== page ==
post #42 of 52
Thread Starter 


 

Quote:
Originally Posted by crgildart View Post

snip.......

But ya, my humility was handed back to me that day.  Amazing how much better we become in our minds after not seeing really difficult terrain for a few years.  We both felt a lot of satisfaction that day though for taking the plunge and surviving.

yeah, most of us just keep getting better sitting there on the couch; it's amazing how that happens.

we need a list of names of terms for false courage for this study: like: kodak courage and armchair hero, but better.

 


 

 

post #43 of 52
Thread Starter 


this is a common theme of being overwhelmed by fear, in my experience. step one: utter obsession with the fear. step two: loss of self respect (and not even caring it's gone)

 

Quote:
Originally Posted by Xela View Post


....snip

At this point, I'm gripped.  I start to think about Bennet Zelner.  I'm no longer worried about what my wife's going to say when I get back to the lodge late.

 

Eventually, I stop worrying about my self-respect and try to think of any way down.  .....snip



 

post #44 of 52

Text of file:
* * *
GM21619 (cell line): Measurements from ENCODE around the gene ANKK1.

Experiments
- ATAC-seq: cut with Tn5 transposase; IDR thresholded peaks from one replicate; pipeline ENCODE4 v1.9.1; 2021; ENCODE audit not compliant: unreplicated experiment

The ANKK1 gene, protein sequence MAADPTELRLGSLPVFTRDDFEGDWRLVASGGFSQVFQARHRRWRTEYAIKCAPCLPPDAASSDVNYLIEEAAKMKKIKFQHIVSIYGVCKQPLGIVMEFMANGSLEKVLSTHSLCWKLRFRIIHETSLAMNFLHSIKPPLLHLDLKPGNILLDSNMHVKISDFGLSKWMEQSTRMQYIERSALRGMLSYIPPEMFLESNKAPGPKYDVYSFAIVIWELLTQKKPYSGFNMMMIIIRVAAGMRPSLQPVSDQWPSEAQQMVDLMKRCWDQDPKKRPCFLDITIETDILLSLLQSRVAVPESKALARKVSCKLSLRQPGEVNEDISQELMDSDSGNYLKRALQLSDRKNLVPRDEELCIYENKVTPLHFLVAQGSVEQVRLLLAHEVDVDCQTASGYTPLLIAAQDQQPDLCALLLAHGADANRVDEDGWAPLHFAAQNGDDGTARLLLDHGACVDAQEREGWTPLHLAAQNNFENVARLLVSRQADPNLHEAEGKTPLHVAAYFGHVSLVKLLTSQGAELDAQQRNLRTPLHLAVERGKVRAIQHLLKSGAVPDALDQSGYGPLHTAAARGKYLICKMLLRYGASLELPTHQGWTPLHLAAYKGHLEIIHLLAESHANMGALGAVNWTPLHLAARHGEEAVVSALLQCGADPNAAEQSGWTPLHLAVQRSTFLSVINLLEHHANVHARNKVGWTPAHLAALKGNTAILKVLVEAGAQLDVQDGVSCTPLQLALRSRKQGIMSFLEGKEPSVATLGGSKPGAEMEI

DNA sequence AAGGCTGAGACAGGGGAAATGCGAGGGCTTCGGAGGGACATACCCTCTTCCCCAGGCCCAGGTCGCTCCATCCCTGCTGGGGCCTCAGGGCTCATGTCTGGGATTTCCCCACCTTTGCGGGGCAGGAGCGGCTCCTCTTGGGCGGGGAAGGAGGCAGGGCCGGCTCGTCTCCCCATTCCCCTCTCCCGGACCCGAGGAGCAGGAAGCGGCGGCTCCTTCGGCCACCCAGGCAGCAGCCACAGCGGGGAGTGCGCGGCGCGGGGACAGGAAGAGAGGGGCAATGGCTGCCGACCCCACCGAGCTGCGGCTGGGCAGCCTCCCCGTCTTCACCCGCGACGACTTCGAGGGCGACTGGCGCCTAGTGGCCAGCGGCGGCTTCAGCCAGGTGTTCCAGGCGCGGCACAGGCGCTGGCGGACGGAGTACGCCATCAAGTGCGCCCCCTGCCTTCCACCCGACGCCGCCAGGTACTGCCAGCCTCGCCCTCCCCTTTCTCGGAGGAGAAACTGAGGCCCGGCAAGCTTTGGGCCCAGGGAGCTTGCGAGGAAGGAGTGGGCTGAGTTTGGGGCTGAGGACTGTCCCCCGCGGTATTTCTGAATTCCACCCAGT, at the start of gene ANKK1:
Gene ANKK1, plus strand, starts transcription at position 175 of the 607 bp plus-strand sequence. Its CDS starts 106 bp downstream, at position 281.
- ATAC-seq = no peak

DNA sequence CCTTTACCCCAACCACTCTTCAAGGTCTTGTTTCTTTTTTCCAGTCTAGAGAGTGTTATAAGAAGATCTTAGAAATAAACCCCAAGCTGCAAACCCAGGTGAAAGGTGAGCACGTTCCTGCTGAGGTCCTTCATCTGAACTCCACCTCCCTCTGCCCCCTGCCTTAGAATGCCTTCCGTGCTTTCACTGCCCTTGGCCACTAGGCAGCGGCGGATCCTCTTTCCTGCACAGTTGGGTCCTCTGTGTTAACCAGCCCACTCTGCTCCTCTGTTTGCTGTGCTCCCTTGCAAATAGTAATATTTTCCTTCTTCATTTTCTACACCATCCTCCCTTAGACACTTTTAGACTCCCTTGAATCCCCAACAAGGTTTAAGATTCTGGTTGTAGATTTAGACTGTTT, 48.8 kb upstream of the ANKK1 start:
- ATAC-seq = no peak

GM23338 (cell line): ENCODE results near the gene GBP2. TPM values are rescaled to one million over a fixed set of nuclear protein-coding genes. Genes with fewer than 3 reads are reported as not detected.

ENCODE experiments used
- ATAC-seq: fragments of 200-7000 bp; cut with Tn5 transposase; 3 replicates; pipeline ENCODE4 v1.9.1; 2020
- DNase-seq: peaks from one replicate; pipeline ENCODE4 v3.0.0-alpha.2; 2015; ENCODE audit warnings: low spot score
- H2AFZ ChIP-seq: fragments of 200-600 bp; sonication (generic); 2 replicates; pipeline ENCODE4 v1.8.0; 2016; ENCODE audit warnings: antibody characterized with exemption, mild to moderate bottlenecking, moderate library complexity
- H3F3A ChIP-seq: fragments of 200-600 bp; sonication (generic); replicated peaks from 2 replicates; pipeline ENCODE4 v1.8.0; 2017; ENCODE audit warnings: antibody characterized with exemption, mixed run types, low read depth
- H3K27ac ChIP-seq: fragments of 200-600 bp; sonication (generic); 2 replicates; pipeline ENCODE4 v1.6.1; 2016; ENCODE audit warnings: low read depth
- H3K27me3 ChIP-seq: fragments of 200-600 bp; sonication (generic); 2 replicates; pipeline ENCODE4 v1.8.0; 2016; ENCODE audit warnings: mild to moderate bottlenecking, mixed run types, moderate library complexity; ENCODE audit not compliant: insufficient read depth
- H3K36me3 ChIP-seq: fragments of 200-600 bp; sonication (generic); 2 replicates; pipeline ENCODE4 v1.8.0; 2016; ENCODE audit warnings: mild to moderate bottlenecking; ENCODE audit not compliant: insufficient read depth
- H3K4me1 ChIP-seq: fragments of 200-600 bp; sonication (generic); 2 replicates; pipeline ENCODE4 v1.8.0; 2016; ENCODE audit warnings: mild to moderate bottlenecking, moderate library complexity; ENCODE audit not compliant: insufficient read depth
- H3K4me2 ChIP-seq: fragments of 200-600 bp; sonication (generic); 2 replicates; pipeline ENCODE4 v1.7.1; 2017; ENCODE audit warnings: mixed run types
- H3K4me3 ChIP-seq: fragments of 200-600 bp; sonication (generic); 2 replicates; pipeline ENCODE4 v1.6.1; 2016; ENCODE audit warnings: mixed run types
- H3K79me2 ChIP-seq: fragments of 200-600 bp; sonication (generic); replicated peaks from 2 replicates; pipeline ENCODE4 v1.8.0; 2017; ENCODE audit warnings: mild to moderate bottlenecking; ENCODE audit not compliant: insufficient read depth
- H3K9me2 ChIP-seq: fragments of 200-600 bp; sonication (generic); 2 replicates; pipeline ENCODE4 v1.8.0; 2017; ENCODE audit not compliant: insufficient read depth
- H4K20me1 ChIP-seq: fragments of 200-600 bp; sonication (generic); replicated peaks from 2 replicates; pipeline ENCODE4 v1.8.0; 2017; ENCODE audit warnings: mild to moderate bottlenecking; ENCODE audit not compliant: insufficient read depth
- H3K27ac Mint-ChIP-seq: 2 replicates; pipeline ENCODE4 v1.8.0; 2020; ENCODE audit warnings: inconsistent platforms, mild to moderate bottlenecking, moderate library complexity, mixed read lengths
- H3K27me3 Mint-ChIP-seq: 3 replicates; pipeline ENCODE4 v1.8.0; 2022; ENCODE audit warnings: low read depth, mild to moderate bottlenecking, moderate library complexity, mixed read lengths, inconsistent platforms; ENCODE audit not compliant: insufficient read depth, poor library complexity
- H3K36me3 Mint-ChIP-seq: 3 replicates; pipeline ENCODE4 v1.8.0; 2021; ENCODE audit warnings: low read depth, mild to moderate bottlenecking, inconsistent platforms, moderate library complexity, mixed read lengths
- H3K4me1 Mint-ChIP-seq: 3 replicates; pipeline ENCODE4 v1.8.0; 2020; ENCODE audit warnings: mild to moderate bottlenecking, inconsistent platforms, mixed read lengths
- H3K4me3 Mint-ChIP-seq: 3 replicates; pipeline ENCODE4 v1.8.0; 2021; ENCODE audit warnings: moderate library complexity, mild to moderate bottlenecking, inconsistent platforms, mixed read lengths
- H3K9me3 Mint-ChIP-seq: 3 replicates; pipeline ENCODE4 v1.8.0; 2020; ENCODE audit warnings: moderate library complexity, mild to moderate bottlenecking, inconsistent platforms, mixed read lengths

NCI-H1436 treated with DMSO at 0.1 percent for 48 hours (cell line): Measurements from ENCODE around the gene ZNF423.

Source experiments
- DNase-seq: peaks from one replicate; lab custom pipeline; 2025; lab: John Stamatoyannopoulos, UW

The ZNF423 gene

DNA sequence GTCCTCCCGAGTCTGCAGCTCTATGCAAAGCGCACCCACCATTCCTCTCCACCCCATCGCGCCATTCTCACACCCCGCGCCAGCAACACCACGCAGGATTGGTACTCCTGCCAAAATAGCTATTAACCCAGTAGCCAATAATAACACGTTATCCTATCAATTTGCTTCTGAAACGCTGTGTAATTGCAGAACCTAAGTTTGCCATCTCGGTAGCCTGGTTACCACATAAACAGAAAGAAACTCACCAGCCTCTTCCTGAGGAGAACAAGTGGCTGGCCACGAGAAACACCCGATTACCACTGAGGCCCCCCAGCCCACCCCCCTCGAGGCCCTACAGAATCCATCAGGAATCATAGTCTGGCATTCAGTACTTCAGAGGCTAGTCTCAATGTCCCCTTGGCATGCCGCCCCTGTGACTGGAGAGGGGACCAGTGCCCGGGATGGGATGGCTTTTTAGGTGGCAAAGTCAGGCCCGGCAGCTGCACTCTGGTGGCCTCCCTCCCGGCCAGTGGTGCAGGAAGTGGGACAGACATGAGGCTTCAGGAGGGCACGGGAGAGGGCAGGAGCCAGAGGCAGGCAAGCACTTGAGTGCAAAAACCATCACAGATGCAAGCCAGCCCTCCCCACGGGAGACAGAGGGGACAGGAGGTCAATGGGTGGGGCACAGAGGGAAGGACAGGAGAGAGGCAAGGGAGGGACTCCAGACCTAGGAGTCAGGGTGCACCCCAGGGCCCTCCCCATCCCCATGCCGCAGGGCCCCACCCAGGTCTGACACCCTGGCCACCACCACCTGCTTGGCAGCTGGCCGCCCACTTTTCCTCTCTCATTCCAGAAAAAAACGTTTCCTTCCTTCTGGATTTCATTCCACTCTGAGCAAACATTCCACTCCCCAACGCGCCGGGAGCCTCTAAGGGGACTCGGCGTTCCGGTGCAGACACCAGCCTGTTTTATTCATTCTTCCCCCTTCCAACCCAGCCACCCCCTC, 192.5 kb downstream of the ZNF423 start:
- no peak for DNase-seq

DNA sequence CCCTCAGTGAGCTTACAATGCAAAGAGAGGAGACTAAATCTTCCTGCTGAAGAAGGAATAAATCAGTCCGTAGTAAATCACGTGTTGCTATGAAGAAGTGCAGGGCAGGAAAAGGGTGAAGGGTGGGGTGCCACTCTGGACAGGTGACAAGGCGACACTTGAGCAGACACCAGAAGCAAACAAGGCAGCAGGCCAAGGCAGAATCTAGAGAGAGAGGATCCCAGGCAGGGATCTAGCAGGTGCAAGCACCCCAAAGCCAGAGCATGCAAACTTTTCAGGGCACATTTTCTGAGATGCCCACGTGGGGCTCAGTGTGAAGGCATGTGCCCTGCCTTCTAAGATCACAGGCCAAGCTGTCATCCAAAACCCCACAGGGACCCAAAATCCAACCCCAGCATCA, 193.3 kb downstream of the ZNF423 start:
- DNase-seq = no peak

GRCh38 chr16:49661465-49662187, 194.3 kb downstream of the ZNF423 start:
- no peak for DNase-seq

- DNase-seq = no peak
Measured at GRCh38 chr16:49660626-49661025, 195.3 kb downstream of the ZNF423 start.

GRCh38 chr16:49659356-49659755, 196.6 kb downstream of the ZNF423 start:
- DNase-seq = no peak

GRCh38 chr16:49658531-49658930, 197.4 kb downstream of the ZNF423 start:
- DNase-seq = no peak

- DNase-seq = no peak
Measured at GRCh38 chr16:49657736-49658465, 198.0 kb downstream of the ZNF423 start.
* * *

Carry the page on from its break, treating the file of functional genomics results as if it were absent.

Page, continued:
Though I am often accused of skiing like an idiot, I can't honestly say that I have ever scared myself silly while skiing.  I have a pretty good sense of what I can or can not ski and will look for an easier route if I believe I might not make it, especially while in "no fall zones".  But I did once find myself in a gnarly predicament without an easy way out.  It was at Steamboat and I was skiing one of the Chutes.  I was approaching a section where if I went straight there was a drop off and there were tracks going to either side.  I was going to stop at the junction so I could peak each way to decide which way would be the best.  But I stopped too close to the edge of the drop off and as I came to a stop at the edge, the snow gave way underneath and I started to fall over the drop off. Fortunately there was a tree right there, just past the drop and my right shoulder hit the tree and I was able to able to arrest my fall by pushing my legs and skis into the side of the cliff and wedging myself between the tree and the cliff which was only about 8-10 feet off the ground.